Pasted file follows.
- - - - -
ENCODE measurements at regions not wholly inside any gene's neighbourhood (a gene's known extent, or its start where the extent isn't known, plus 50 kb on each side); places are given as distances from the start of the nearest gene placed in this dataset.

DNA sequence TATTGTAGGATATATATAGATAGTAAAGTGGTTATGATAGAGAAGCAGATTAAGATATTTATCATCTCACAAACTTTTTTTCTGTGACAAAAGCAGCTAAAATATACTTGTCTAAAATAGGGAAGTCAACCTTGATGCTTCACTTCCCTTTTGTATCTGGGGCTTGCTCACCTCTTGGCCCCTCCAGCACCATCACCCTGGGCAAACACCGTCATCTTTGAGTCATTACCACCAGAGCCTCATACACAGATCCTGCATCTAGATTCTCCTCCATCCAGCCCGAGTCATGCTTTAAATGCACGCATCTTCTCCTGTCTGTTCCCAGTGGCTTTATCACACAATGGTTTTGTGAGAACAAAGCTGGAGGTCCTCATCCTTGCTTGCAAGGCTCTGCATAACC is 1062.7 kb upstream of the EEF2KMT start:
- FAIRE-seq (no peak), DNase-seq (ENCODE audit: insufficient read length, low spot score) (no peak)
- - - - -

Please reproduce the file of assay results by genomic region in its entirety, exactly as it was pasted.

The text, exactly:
ENCODE measurements at regions not wholly inside any gene's neighbourhood (a gene's known extent, or its start where the extent isn't known, plus 50 kb on each side); places are given as distances from the start of the nearest gene placed in this dataset.

DNA sequence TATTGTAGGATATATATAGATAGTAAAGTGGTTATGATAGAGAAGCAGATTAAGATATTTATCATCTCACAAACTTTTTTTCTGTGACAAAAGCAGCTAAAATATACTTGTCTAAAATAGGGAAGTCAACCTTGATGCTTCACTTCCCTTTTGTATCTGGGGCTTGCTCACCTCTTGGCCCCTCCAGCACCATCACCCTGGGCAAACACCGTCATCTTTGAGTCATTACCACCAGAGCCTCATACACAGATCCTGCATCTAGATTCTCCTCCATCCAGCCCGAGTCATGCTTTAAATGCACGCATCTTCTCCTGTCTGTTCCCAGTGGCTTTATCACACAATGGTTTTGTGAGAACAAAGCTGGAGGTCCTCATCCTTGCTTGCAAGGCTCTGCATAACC is 1062.7 kb upstream of the EEF2KMT start:
- FAIRE-seq (no peak), DNase-seq (ENCODE audit: insufficient read length, low spot score) (no peak)